Today I'd like to point out something from an entirely different site. I noticed this as I was doing some book research for the fourth in my series. I won't embarrass the site by naming it. I'll merely repeat the embarrassing bit.
Our subject is a short biography of Callias, who if you've read The Pericles Commission you'll know appears as a character. He was the richest man in Athens and their chief diplomat. Here's what the rather authoritative-looking web site says:
Callias was a diplomat and a notable member of one of the wealthiest families of ancient Athens, as well as an Athenian leader.Correct!
He was a general of the Peloponnesian War.Er...no. There was a Callias who was a strategos (General), but it was a different Callias. It was a relatively common name. The wealthy diplomat was Callias son of Hipponicus. The military leader was Callias son of Calliades.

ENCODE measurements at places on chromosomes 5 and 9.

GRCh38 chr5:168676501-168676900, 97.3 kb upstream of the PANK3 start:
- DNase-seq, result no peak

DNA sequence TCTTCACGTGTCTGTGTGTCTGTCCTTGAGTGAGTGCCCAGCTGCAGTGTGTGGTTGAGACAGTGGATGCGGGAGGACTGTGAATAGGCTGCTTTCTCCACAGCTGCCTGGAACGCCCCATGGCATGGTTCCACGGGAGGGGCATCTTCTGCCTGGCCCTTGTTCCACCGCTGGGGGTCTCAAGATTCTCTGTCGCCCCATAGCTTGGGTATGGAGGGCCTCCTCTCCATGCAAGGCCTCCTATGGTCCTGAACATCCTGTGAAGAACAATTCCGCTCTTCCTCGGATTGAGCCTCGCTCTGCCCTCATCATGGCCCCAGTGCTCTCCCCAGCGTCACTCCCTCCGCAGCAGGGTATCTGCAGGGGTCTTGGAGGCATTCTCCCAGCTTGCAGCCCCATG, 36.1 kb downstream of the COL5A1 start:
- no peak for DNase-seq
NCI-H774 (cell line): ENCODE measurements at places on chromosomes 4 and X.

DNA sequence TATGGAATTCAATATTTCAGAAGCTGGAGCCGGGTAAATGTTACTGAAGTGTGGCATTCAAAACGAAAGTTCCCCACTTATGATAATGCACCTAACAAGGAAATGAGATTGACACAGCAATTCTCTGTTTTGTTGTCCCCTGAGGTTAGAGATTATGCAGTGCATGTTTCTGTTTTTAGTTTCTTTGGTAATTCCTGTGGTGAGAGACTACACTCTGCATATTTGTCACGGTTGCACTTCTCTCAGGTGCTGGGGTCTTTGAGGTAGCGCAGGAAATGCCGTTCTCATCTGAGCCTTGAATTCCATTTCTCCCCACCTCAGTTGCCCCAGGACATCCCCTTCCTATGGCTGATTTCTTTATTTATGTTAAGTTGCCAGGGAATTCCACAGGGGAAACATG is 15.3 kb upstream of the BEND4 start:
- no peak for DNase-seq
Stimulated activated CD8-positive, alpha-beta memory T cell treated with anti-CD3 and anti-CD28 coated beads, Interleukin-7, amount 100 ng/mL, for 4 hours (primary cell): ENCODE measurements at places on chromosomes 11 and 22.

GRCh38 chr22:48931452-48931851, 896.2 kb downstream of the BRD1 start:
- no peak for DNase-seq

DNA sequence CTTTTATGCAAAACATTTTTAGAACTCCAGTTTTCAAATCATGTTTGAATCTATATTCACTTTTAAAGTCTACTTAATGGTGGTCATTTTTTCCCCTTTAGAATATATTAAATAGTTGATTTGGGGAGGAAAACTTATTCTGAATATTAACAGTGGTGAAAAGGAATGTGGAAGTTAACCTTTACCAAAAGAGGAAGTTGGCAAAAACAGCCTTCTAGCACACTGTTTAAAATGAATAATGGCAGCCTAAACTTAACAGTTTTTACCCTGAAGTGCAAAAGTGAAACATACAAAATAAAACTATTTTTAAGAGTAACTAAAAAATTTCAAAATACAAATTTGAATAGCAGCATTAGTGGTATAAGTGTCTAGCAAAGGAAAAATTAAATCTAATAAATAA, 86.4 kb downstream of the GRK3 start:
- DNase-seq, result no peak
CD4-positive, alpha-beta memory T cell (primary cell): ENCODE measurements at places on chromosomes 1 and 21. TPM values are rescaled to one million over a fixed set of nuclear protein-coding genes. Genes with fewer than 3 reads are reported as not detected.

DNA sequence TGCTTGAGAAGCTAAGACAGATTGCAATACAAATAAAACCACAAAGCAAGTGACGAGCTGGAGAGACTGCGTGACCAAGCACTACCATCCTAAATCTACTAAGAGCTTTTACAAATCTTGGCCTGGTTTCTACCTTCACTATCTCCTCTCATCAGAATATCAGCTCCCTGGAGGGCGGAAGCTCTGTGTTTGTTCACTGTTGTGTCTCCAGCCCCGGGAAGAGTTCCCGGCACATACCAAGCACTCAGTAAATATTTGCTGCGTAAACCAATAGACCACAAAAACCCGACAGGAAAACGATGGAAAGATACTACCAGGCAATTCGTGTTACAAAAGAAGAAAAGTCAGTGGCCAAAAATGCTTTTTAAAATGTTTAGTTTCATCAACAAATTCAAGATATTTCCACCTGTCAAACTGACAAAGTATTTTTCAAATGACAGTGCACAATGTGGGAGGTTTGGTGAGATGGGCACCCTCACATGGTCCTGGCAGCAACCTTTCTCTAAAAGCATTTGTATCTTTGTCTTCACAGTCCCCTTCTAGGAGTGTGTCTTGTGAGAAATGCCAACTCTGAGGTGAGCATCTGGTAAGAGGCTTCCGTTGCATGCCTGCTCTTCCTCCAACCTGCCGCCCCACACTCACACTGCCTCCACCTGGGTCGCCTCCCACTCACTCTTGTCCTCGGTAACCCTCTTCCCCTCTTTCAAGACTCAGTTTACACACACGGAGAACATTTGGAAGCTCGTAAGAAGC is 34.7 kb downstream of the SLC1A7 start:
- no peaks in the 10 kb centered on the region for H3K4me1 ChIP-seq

He distinguished himself at the battle of Marathon (490 B.C.)Very true! (Note the date in parentheses)
In his old age Callias was one of the ambassadors sent to Sparta with Callistratus to negotiate a peace treaty in 371 BC.In his old age indeed. He must have been at least 137 years old by this date, considering he fought at Marathon. The Callias here is the grandson of the one they started with. I mentioned in a previous post that the Greeks almost always named the firstborn son after the paternal grandfather. That's a trap for new players, for anyone writing about ancient Greece.
One short bio has confused three different men. What's probably happened here is whoever wrote this wrong bio did a Google search across "Callias" and "Athens" and just assumed it was the same Callias every time. Then they repeated it all as fact for hapless schoolchildren to copy and paste into their essays. I hope the teachers catch it.
My advice for anyone researching ancient Greeks:
- When you find a reference, always ask yourself, "Is this the guy I want? Could it be his grandson? Could it be his grandfather?"
- Always check the "son of" value! It's like a surname.